Andrew “Andy” Smith (left) received the Agency Partner Employee Award from PCTA Regional Representative Anitra Kass (right) in thanks for his tireless work, collaboration and expertise following the Mountain and Cranston fires. 
Photo courtesy of the San Bernardino National Forest Staff

Idyllwild local Andrew “Andy” Smith has been working for the U.S. Forest Service for 20 years and was honored this last November with the agency’s Agency Partner Employee Award. This award is given to an agency employee who has been very helpful to the Pacific Crest Trail Association (PCTA) and an advocate for the Pacific Crest Trail (PCT).

His career has led him through multiple forests and many positions. For the last 12 years, Smith has been in Idyllwild working at the San Bernardino National Forest (SBNF). Currently, he serves as the public service staff officer for the San Jacinto Ranger District.

Smith was grateful and honored to be given such an award saying, “I was blown away. The Agency Partner Employee Award is the Holy Grail of trail awards.” 

“Andy was recognized for his exceptional dedication to the trail and his commitment to providing an outstanding trail experience following the Mountain and Cranston fires,” said Antria Kass, Southern California regional representative for the PCTA. “His tireless work, collaboration and expertise resulted in a successful phased recovery of the trail in the burn areas.”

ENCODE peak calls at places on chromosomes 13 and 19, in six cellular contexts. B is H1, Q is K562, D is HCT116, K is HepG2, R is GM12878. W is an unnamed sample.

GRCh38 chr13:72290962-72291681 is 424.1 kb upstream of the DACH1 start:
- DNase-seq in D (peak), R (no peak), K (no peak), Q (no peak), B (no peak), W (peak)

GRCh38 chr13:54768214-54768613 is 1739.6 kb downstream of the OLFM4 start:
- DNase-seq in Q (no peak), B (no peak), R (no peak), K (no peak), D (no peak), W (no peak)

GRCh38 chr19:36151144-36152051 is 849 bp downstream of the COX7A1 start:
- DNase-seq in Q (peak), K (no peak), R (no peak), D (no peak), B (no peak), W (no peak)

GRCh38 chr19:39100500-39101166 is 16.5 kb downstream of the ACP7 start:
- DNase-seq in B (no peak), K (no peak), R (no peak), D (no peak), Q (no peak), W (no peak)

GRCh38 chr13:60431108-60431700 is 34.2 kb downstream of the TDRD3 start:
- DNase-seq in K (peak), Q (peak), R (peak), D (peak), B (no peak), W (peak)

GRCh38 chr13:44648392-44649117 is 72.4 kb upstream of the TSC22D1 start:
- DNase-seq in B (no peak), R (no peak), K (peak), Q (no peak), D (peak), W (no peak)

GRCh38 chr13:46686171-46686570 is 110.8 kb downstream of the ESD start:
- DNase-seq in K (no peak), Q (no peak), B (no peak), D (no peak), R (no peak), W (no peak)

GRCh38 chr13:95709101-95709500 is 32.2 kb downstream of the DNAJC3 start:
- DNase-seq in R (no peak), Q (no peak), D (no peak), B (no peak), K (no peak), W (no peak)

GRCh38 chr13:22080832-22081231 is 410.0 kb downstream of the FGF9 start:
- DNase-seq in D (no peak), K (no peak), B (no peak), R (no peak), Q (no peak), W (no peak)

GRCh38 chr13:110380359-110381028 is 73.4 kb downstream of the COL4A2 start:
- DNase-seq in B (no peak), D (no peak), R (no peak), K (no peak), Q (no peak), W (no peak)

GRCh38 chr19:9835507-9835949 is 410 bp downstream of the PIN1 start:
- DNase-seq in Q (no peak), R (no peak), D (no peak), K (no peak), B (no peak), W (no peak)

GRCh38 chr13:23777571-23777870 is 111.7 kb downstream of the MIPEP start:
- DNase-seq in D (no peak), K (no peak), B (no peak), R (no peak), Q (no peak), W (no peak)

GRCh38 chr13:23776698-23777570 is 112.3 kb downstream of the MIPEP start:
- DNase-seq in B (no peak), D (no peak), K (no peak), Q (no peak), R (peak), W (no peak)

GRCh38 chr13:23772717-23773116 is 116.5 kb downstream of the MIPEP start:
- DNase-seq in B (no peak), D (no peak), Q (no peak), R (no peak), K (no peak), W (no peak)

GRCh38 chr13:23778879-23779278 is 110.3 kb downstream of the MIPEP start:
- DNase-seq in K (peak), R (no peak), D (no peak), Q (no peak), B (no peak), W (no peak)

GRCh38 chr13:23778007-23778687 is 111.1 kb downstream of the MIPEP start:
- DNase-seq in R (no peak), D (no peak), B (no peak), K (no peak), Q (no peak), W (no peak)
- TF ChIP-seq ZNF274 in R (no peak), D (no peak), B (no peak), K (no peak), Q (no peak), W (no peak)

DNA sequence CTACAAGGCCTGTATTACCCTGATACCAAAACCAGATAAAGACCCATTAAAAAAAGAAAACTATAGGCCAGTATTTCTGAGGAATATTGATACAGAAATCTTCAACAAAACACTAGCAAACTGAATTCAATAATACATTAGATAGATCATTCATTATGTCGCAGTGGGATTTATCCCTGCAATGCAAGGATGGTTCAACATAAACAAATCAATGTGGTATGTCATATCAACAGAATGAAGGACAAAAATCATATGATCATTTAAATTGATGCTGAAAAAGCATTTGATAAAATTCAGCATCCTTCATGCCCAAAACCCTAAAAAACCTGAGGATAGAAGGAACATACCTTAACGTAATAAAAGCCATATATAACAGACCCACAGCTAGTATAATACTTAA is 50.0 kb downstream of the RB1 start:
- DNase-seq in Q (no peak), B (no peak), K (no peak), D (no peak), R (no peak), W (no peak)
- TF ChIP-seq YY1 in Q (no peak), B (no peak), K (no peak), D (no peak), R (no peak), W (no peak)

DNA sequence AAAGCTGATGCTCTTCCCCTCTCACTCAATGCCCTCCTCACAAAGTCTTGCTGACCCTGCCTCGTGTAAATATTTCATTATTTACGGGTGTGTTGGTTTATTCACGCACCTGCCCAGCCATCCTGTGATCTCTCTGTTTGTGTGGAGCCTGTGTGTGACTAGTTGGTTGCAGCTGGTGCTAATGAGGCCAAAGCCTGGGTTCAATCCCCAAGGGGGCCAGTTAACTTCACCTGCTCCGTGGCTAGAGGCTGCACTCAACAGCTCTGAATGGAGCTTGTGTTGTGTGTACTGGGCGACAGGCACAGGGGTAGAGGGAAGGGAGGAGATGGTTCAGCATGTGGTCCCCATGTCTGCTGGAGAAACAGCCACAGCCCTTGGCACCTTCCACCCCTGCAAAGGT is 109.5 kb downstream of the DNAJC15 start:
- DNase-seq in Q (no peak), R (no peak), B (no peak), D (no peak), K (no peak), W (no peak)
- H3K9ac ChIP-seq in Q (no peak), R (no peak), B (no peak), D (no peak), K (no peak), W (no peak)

Both the 2013 Mountain Fire and the Cranston Fire in 2018 destroyed a portion of the PCT that runs through our mountain, but as a whole, stretches from Mexico to Canada. The popular trail brings hiking enthusiasts from all over the world.

The U.S. Forest Service works closely with the PCTA to maintain and repair the trail. For the PCT, Smith coordinates multiple volunteer groups including the PCTA, Backcountry Horsemen and the Forest Service Volunteer Association. He is the driving force for getting work done on the SBNF portion of the PCT. 

Smith did significant advanced scouting, met with the AmeriCorps crews, arranged for helicopter support and pursued additional forest service funding to ensure there was adequate funding to complete the work.

“We work really well together after being here for 12 years I’ve got a good lay of the land and an understanding of the trail systems,” Smith said. “I’m grateful for the PCTA. Without them, there’s so much we wouldn’t be able to accomplish.” 

Kass presented Smith with the award in November 2019 at the Forest Supervisors Office in San Bernardino.